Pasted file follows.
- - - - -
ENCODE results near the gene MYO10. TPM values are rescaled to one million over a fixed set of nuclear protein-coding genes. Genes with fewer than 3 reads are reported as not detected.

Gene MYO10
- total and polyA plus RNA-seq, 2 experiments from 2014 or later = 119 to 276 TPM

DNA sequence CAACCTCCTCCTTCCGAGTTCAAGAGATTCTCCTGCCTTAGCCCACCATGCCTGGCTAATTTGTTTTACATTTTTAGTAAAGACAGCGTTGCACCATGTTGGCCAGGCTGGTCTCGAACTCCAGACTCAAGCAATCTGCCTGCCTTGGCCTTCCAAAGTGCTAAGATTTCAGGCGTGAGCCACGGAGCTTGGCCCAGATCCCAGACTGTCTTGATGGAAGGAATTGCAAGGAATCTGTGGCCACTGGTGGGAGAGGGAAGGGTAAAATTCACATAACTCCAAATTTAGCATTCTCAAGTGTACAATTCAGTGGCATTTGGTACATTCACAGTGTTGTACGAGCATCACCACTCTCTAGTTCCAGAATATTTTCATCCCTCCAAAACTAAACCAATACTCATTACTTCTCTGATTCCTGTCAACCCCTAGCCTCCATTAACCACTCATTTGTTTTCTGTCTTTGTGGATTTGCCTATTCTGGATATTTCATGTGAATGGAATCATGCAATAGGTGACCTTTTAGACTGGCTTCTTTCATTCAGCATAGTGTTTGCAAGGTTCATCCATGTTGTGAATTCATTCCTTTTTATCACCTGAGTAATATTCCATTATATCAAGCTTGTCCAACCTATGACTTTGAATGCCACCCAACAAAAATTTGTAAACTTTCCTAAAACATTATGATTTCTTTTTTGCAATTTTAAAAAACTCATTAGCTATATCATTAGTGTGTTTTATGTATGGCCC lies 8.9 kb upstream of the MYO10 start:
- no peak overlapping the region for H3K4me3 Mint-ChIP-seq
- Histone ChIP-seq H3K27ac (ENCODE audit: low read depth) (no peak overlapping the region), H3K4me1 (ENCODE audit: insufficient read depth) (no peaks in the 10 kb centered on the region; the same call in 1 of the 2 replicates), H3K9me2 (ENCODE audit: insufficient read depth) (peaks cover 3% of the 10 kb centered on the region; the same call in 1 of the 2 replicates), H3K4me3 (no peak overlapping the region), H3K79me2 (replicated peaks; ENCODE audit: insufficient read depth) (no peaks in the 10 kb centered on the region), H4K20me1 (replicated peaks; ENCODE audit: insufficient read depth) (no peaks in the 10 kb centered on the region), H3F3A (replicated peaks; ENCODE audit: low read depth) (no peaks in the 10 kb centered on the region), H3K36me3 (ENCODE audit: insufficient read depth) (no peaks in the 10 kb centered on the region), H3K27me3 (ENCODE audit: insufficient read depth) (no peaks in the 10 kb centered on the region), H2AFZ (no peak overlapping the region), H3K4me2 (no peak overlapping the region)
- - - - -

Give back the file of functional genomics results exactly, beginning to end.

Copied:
ENCODE results near the gene MYO10. TPM values are rescaled to one million over a fixed set of nuclear protein-coding genes. Genes with fewer than 3 reads are reported as not detected.

Gene MYO10
- total and polyA plus RNA-seq, 2 experiments from 2014 or later = 119 to 276 TPM

DNA sequence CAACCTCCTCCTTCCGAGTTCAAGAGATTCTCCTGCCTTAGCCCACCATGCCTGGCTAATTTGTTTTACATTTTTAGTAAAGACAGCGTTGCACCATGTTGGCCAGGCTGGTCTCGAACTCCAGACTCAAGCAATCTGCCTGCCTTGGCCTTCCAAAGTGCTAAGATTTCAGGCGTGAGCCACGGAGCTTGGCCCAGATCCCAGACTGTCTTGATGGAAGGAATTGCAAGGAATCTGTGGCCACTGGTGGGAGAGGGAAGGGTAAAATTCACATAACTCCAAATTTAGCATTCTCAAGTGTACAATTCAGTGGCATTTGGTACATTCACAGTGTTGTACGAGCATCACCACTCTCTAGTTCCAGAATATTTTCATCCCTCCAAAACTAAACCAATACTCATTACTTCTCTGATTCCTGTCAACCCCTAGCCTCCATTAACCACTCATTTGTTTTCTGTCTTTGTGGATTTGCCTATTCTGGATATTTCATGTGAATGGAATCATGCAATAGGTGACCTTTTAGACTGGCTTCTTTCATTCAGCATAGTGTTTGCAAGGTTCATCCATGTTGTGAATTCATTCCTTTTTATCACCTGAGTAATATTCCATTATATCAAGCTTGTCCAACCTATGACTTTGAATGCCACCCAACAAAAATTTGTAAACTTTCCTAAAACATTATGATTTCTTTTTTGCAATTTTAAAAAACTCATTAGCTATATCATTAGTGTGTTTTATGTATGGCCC lies 8.9 kb upstream of the MYO10 start:
- no peak overlapping the region for H3K4me3 Mint-ChIP-seq
- Histone ChIP-seq H3K27ac (ENCODE audit: low read depth) (no peak overlapping the region), H3K4me1 (ENCODE audit: insufficient read depth) (no peaks in the 10 kb centered on the region; the same call in 1 of the 2 replicates), H3K9me2 (ENCODE audit: insufficient read depth) (peaks cover 3% of the 10 kb centered on the region; the same call in 1 of the 2 replicates), H3K4me3 (no peak overlapping the region), H3K79me2 (replicated peaks; ENCODE audit: insufficient read depth) (no peaks in the 10 kb centered on the region), H4K20me1 (replicated peaks; ENCODE audit: insufficient read depth) (no peaks in the 10 kb centered on the region), H3F3A (replicated peaks; ENCODE audit: low read depth) (no peaks in the 10 kb centered on the region), H3K36me3 (ENCODE audit: insufficient read depth) (no peaks in the 10 kb centered on the region), H3K27me3 (ENCODE audit: insufficient read depth) (no peaks in the 10 kb centered on the region), H2AFZ (no peak overlapping the region), H3K4me2 (no peak overlapping the region)